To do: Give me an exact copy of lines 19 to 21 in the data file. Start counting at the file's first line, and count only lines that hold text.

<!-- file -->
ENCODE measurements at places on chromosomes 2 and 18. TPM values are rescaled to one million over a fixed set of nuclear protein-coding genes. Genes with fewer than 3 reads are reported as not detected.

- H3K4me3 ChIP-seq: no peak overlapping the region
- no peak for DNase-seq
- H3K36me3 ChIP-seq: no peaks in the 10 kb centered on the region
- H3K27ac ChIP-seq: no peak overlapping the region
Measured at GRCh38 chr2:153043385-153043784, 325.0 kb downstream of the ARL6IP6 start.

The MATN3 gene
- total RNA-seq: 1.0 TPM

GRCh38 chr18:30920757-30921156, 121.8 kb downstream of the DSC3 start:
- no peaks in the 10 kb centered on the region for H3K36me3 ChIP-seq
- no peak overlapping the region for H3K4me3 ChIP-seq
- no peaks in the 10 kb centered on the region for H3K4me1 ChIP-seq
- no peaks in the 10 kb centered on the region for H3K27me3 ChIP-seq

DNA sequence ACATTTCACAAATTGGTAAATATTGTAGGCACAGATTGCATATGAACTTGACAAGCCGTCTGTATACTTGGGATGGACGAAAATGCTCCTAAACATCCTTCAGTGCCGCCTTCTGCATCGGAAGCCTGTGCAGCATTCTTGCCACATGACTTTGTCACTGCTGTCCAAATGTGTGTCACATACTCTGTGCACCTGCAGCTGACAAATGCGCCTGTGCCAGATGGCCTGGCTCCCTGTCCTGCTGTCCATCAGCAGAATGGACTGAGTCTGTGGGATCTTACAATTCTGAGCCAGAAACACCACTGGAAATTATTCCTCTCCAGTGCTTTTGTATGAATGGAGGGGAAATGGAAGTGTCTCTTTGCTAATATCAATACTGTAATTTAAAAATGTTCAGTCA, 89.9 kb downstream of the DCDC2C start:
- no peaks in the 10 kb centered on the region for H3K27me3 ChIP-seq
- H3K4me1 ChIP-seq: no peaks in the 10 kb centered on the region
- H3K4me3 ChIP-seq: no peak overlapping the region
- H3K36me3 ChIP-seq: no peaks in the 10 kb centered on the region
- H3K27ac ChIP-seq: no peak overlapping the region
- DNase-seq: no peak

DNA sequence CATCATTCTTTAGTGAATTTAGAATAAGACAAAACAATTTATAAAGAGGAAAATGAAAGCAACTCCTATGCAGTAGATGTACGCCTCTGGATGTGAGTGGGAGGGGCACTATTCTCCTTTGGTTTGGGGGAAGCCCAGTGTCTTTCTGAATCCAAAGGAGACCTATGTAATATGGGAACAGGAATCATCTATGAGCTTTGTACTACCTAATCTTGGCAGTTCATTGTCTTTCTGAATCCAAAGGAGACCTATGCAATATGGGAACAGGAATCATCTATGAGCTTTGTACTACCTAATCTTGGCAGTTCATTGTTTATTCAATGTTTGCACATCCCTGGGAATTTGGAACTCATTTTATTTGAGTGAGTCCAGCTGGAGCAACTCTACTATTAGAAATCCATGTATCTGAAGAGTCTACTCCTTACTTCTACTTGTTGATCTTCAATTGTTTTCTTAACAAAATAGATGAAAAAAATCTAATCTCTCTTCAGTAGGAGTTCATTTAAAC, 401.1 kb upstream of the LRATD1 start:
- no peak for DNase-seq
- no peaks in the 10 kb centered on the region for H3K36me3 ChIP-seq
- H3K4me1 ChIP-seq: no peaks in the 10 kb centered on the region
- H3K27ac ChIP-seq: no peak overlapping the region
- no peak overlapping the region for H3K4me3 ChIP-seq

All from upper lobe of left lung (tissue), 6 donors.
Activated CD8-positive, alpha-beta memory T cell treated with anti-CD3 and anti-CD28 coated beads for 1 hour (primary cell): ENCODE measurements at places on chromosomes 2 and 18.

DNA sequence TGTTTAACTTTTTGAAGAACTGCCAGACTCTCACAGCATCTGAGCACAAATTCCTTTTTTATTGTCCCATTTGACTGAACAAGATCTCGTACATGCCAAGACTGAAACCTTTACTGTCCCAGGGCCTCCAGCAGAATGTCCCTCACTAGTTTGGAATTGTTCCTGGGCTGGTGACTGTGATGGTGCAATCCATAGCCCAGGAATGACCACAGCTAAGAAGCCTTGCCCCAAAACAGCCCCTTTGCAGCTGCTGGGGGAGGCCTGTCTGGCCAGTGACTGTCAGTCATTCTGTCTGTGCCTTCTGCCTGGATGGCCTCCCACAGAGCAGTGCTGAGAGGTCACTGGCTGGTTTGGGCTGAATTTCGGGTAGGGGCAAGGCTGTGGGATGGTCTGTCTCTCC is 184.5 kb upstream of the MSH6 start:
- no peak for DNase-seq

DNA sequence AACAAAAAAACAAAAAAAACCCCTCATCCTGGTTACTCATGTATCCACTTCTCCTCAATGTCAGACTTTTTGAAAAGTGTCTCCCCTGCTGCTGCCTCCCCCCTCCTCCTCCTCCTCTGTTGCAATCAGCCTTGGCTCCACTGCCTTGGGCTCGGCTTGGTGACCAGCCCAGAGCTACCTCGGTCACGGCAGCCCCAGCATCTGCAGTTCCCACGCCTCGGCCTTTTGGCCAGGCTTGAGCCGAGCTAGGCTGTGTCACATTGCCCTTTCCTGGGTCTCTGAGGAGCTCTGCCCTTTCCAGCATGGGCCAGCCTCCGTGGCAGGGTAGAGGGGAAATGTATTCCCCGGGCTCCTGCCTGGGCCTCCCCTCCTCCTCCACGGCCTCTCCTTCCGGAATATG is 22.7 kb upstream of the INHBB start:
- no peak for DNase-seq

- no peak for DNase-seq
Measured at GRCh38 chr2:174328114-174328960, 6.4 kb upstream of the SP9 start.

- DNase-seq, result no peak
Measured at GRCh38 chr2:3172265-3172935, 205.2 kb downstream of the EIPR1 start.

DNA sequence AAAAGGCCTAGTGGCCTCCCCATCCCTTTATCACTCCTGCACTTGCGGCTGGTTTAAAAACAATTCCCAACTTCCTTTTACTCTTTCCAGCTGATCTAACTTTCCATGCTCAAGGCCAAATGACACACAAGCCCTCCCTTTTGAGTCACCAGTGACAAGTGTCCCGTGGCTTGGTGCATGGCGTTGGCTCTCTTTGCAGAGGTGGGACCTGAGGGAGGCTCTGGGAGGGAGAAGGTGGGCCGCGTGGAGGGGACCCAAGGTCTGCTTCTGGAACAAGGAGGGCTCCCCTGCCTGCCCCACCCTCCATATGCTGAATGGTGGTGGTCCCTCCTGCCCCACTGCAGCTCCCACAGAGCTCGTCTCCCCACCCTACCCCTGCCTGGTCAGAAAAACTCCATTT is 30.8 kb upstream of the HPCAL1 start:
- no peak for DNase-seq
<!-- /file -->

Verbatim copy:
- H3K27ac ChIP-seq: no peak overlapping the region
- DNase-seq: no peak

DNA sequence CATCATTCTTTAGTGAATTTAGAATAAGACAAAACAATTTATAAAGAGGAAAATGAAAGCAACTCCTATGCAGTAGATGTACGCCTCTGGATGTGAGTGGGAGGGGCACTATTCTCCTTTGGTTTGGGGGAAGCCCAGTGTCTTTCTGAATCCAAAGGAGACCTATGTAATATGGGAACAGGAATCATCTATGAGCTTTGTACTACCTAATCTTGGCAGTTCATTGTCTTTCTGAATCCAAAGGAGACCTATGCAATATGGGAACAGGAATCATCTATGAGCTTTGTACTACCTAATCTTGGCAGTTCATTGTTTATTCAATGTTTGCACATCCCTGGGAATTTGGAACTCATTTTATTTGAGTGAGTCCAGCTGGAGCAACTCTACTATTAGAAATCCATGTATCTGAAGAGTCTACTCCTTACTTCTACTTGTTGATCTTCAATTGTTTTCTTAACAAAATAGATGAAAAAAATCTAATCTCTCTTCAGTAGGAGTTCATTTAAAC, 401.1 kb upstream of the LRATD1 start: